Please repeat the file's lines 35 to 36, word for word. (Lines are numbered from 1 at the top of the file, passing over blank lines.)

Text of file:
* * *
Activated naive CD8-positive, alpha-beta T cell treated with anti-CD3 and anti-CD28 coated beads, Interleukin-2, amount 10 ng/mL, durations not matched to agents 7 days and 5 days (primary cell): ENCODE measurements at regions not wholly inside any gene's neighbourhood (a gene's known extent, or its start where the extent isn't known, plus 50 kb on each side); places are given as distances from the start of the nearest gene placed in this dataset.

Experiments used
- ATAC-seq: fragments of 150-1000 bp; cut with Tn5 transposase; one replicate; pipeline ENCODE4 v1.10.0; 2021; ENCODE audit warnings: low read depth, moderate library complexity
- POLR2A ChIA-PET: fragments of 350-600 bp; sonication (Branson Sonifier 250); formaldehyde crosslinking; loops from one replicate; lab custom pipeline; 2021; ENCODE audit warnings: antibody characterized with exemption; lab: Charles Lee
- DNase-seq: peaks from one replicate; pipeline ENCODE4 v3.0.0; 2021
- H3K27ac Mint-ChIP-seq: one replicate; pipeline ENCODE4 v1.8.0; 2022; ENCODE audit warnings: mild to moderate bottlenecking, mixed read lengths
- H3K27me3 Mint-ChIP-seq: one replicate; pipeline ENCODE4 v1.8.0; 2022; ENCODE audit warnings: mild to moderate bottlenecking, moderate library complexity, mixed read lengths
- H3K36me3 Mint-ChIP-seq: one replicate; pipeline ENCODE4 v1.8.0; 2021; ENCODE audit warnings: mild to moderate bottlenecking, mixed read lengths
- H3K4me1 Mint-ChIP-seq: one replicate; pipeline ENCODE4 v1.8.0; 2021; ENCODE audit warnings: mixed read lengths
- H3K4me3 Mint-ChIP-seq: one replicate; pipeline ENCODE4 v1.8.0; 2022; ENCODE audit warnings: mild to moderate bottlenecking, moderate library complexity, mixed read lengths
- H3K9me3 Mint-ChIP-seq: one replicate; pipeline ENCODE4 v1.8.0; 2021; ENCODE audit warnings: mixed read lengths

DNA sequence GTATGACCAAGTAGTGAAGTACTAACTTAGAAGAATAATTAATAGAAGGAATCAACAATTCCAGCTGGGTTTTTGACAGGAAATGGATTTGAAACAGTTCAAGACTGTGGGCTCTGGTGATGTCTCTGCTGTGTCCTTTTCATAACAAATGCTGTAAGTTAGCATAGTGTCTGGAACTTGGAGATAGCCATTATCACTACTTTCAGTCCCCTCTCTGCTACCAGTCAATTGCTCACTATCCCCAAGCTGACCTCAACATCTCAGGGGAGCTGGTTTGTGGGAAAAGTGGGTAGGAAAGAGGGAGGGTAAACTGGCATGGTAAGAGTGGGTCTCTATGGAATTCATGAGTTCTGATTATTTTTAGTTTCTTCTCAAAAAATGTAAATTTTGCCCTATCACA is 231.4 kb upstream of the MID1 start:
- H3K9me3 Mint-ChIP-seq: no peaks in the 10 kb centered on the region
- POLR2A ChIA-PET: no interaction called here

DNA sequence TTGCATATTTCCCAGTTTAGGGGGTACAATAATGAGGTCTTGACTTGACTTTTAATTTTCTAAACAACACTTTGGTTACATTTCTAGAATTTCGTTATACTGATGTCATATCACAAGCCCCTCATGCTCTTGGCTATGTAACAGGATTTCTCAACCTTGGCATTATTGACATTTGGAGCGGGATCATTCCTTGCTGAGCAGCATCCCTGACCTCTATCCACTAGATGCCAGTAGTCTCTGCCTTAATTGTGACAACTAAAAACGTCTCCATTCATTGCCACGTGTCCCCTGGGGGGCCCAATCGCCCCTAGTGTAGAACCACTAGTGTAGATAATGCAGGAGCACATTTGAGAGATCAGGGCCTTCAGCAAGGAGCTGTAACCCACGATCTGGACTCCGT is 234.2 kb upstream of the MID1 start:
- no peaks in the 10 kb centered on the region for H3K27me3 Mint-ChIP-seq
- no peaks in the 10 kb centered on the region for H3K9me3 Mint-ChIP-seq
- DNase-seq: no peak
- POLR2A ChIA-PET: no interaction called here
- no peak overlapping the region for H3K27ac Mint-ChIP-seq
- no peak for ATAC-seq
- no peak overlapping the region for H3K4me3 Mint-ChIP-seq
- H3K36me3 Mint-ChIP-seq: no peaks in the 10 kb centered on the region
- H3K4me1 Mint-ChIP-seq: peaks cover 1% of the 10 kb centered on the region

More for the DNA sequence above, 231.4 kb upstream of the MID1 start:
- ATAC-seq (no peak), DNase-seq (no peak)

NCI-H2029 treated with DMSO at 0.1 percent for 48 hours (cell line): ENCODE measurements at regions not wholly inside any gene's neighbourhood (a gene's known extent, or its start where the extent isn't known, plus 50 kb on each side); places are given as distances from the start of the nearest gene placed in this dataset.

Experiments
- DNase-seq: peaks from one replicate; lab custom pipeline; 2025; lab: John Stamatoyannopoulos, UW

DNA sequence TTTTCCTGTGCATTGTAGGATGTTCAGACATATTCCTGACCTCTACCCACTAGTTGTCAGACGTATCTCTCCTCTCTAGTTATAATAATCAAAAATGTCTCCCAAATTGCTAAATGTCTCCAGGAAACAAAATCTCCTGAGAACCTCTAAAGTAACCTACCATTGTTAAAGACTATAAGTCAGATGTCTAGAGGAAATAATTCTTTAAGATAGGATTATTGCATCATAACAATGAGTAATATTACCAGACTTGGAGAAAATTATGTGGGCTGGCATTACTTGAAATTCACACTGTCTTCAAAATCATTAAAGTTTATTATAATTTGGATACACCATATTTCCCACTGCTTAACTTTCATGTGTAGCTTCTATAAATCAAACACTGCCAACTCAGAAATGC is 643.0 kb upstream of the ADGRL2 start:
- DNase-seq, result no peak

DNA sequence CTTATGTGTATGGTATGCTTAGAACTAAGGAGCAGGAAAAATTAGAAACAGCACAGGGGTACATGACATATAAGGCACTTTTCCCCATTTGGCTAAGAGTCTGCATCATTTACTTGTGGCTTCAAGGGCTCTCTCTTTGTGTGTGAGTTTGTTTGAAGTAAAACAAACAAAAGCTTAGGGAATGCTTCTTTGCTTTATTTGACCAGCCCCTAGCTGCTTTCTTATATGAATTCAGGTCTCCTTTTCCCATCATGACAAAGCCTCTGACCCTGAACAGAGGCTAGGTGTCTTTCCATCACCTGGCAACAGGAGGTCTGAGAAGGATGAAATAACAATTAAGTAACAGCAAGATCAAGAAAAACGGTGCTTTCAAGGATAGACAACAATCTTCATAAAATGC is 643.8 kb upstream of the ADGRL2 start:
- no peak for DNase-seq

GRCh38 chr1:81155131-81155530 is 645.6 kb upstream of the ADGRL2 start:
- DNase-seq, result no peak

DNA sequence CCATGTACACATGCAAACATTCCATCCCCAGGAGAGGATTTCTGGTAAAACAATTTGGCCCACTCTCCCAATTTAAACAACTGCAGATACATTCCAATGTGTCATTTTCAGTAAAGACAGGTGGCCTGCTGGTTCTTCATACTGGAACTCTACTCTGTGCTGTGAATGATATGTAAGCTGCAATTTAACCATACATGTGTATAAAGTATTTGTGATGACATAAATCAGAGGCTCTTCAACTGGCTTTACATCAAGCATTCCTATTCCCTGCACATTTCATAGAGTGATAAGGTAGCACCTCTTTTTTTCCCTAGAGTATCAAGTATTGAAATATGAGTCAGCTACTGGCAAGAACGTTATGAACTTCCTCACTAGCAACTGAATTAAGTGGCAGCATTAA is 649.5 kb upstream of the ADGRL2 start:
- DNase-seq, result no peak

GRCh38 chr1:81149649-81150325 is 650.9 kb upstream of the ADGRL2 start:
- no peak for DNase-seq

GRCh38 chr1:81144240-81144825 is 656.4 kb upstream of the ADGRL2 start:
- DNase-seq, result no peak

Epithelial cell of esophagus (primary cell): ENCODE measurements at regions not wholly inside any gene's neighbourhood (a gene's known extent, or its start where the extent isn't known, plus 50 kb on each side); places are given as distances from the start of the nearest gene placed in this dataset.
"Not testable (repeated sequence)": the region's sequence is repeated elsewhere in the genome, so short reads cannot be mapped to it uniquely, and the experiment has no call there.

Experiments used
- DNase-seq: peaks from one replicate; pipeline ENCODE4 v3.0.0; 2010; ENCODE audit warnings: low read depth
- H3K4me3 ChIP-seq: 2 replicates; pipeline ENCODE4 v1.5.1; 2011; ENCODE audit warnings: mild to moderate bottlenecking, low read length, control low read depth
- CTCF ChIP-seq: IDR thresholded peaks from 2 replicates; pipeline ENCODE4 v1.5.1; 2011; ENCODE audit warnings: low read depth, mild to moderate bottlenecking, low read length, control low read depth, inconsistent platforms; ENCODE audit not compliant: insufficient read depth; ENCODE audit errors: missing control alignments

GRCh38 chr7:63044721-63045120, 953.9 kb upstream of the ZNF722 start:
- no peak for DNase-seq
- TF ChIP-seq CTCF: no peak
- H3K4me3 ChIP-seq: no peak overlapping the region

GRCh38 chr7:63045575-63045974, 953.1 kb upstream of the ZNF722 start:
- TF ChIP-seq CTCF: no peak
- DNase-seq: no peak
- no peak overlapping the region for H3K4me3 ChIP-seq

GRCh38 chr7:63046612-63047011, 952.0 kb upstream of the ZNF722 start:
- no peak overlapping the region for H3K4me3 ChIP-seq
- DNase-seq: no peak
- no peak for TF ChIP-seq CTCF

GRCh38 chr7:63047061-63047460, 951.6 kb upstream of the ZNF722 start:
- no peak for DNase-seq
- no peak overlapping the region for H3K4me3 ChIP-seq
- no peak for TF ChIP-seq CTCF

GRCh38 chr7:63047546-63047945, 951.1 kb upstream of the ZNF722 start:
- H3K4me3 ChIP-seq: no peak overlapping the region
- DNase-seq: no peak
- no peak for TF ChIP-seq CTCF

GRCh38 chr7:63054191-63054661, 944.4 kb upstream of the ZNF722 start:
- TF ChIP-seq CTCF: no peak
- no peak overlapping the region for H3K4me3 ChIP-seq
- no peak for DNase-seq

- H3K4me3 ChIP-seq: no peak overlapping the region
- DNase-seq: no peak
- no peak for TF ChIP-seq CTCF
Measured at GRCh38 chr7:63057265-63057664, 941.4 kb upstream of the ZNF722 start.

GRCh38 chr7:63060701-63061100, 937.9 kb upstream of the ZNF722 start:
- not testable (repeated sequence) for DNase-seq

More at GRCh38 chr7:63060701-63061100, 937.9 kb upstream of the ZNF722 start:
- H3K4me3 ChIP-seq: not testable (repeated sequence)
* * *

- DNase-seq, result no peak

DNA sequence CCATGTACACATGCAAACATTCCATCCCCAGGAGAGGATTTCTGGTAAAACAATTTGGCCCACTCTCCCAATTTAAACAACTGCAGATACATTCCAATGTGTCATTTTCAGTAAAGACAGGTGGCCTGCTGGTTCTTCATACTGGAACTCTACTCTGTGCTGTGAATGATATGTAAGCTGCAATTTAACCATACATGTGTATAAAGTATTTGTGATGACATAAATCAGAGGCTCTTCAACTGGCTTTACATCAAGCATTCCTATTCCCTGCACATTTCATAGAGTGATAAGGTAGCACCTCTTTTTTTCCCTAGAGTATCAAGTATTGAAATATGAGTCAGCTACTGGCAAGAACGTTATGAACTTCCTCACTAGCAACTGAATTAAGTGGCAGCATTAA is 649.5 kb upstream of the ADGRL2 start: